It is evening of the first day (Friday). Dante is following Virgil and finds himself tired and despairing. How can he be worthy of such a vision as Virgil has described? He hesitates and seems about to abandon his first purpose. To comfort him Virgil explains how Beatrice descended to him in Limbo and told him of her concern for Dante. It is she, the symbol of Divine Love, who sends Virgil to lead Dante from error. She has come into Hell itself on this errand, for Dante cannot come to Divine Love unaided; Reason must lead him. Moreover Beatrice has been sent with the prayers of the Virgin Mary (COMPASSION), and of Saint Lucia (DIVINE LIGHT). Rachel (THE CONTEMPLATIVE LIFE) also figures in the heavenly scene which Virgil recounts. Virgil explains all this and reproaches Dante: how can he hesitate longer when such heavenly powers are concerned for him, and Virgil himself has promised to lead him safely? Dante understands at once that such forces cannot fail him, and his spirits rise in joyous anticipation.


Dante’s Inferno: Canto 1, The Dark Wood Of Error

Writing title: Dante’s Inferno
Canto: Canto 1 , The Dark Wood of Error
Artwork: Salvador Dali, Inferno: Canto 1
Artwork year: 1963
Medium: Woodblock engraving

Canto 1 summary:

Midway in his allotted threescore years and ten, Dante comes to himself with a start and realizes that he has strayed from the True Way into the Dark Wood of Error (Worldliness). As soon as he has realized his loss, Dante lifts his eyes and sees the first light of the sunrise (the Sun is the Symbol of Divine Illumination) lighting the shoulders of a little hill (The Mount of Joy). It is the Easter Season, the time of resurrection, and the sun is in its equinoctial rebirth. This juxtaposition of joyous symbols fills Dante with hope and he sets out at once to climb directly up the Mount of Joy, but almost immediately his way is blocked by the Three Beasts of Worldliness: THE LEOPARD OF MALICE AND FRAUD, THE LION OF VIOLENCE AND AMBITION, and THE SHE-WOLF OF INCONTINENCE. These beasts, and especially the She-Wolf, drive him back despairing into the darkness of error. But just as all seems lost, a figure appears to him. It is the shade of VIRGIL, Dante’s symbol of HUMAN REASON. Virgil explains that he has been sent to lead Dante from error. There can, however, be no direct ascent past the beasts: the man who would escape them must go a longer and harder way. First he must descend through Hell (The Recognition of Sin), then he must ascend through Purgatory (The Renunciation of Sin), and only then may he reach the pinnacle of joy and come to the Light of God. Virgil offers to guide Dante, but only as far as Human Reason can go. Another guide (BEATRICE, symbol of DIVINE LOVE) must take over for the final ascent, for Human Reason is self-limited. Dante submits himself joyously to Virgil’s guidance and they move off.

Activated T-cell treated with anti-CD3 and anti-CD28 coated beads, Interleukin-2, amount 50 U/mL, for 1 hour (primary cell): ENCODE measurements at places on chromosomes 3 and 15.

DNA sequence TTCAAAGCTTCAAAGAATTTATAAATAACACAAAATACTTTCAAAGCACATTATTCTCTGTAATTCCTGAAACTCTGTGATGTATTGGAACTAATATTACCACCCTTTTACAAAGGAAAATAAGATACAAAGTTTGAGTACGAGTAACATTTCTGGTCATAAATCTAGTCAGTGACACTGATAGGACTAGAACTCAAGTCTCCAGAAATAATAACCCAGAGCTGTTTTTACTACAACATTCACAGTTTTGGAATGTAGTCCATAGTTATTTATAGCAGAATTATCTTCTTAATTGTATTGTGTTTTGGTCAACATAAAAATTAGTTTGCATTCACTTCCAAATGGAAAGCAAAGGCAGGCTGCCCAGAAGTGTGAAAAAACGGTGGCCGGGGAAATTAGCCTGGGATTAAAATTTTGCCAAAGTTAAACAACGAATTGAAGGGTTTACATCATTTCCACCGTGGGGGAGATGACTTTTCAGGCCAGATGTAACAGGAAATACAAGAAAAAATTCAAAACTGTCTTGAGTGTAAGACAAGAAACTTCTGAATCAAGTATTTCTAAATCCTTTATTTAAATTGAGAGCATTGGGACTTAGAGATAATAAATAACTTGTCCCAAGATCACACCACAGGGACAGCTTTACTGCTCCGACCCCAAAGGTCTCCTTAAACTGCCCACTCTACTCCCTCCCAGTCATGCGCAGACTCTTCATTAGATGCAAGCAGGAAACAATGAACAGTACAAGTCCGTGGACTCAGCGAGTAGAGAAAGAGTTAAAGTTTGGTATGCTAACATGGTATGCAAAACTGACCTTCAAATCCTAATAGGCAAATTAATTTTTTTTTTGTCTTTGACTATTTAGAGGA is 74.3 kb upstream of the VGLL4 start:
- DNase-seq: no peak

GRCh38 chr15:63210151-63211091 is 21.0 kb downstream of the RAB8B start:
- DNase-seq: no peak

Heitz Cellar 2013

Heitz Cellar 2013
Region: Napa Valley
Varietal: Cabernet Sauvignon
Alcohol percentage: 14.5%
My comments and rating:
This wine is great. Full body and deep notes of oak and spice with hints of black currants. This wine is definitely for those who love dry and spicy wines . I would love to try this wine again poured from a decanter sitting for some time.

Rating: 90/100

Winemaker Notes: One sniff and anticipation takes hold. Beautiful aromas of vine-ripened blackberry contrast perfectly with spicy notes of nutmeg. There are a luscious weight and texture to the wine, but also a racy edge of well-balanced acidity on the palate.

This is an extraordinary Cabernet – powerful, yet elegant, with all the wonderful aging potential you’ve come to expect from Heitz wines. ratings:
2013 James Suckling: 93
2013 Decanter Magazine: 92


Developmental Courses for Major (Computer Science; concentration in software engineering)


CSIA 105-Intro. Cyber Security

DBMS 110-Database Design and Management

EECT 111 – Intro to Circuitry

EECT 112 – Digital Fundamentals

INFM 109 – Informatics

ITSP 135 – Hardware/Software Support

SDEV 120 – Computing Logic

SDEV 140 – Intro to Software Development